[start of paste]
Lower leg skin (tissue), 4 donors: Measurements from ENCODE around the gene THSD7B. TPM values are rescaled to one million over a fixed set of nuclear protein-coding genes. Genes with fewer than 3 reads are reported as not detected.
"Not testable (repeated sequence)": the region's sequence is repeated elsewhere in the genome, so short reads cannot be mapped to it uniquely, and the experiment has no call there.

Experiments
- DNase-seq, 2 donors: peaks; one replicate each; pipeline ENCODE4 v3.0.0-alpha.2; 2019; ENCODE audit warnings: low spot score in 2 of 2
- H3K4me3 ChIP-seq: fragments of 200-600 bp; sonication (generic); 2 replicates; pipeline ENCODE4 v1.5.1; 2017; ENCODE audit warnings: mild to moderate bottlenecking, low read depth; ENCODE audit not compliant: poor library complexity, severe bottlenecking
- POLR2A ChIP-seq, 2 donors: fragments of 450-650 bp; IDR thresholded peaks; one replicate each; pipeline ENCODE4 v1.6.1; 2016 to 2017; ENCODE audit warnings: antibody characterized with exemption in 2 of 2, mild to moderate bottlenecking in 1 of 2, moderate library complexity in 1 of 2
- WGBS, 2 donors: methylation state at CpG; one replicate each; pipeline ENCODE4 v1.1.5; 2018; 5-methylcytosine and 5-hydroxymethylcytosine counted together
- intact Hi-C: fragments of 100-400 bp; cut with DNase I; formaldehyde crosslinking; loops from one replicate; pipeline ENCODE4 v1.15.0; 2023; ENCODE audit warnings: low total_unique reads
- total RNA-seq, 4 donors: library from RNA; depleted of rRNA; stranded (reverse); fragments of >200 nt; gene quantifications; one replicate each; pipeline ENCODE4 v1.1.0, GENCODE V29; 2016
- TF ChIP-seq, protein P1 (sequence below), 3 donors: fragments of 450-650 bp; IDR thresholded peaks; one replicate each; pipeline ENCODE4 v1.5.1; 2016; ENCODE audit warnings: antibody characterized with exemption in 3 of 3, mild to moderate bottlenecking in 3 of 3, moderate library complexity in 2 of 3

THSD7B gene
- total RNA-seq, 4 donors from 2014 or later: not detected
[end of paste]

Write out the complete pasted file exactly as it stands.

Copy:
Lower leg skin (tissue), 4 donors: Measurements from ENCODE around the gene THSD7B. TPM values are rescaled to one million over a fixed set of nuclear protein-coding genes. Genes with fewer than 3 reads are reported as not detected.
"Not testable (repeated sequence)": the region's sequence is repeated elsewhere in the genome, so short reads cannot be mapped to it uniquely, and the experiment has no call there.

Experiments
- DNase-seq, 2 donors: peaks; one replicate each; pipeline ENCODE4 v3.0.0-alpha.2; 2019; ENCODE audit warnings: low spot score in 2 of 2
- H3K4me3 ChIP-seq: fragments of 200-600 bp; sonication (generic); 2 replicates; pipeline ENCODE4 v1.5.1; 2017; ENCODE audit warnings: mild to moderate bottlenecking, low read depth; ENCODE audit not compliant: poor library complexity, severe bottlenecking
- POLR2A ChIP-seq, 2 donors: fragments of 450-650 bp; IDR thresholded peaks; one replicate each; pipeline ENCODE4 v1.6.1; 2016 to 2017; ENCODE audit warnings: antibody characterized with exemption in 2 of 2, mild to moderate bottlenecking in 1 of 2, moderate library complexity in 1 of 2
- WGBS, 2 donors: methylation state at CpG; one replicate each; pipeline ENCODE4 v1.1.5; 2018; 5-methylcytosine and 5-hydroxymethylcytosine counted together
- intact Hi-C: fragments of 100-400 bp; cut with DNase I; formaldehyde crosslinking; loops from one replicate; pipeline ENCODE4 v1.15.0; 2023; ENCODE audit warnings: low total_unique reads
- total RNA-seq, 4 donors: library from RNA; depleted of rRNA; stranded (reverse); fragments of >200 nt; gene quantifications; one replicate each; pipeline ENCODE4 v1.1.0, GENCODE V29; 2016
- TF ChIP-seq, protein P1 (sequence below), 3 donors: fragments of 450-650 bp; IDR thresholded peaks; one replicate each; pipeline ENCODE4 v1.5.1; 2016; ENCODE audit warnings: antibody characterized with exemption in 3 of 3, mild to moderate bottlenecking in 3 of 3, moderate library complexity in 2 of 3

THSD7B gene
- total RNA-seq, 4 donors from 2014 or later: not detected